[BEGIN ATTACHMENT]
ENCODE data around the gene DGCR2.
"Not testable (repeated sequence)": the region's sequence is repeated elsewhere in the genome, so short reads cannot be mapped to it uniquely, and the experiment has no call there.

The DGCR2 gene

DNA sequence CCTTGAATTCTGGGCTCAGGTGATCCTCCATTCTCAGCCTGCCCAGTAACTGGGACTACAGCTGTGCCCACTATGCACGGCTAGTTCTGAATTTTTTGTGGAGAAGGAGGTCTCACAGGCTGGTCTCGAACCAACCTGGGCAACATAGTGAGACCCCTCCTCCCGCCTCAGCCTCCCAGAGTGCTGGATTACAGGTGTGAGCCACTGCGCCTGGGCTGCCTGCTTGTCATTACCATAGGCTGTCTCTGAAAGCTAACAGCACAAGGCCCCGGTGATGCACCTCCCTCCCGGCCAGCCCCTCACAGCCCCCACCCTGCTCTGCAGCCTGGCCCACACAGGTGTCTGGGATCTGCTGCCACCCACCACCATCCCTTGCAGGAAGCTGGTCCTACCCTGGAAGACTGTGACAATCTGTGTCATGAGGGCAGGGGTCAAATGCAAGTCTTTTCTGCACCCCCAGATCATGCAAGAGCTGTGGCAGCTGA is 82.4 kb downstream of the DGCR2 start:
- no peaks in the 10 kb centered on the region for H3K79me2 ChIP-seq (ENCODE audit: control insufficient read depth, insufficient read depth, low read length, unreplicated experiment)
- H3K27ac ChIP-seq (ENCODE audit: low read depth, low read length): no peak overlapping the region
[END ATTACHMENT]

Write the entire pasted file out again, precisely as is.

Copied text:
ENCODE data around the gene DGCR2.
"Not testable (repeated sequence)": the region's sequence is repeated elsewhere in the genome, so short reads cannot be mapped to it uniquely, and the experiment has no call there.

The DGCR2 gene

DNA sequence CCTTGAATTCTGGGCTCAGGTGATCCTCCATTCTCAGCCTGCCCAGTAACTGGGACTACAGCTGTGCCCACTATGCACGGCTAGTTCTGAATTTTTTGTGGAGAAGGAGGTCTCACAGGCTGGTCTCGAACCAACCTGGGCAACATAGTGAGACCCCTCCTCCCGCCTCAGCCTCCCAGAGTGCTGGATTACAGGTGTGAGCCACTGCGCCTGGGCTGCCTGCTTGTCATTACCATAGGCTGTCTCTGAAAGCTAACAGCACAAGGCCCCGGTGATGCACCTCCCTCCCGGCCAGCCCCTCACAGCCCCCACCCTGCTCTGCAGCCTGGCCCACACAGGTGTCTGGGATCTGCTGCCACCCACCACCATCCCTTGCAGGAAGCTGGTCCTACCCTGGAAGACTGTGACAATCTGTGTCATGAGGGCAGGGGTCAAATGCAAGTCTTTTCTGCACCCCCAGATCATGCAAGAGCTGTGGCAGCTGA is 82.4 kb downstream of the DGCR2 start:
- no peaks in the 10 kb centered on the region for H3K79me2 ChIP-seq (ENCODE audit: control insufficient read depth, insufficient read depth, low read length, unreplicated experiment)
- H3K27ac ChIP-seq (ENCODE audit: low read depth, low read length): no peak overlapping the region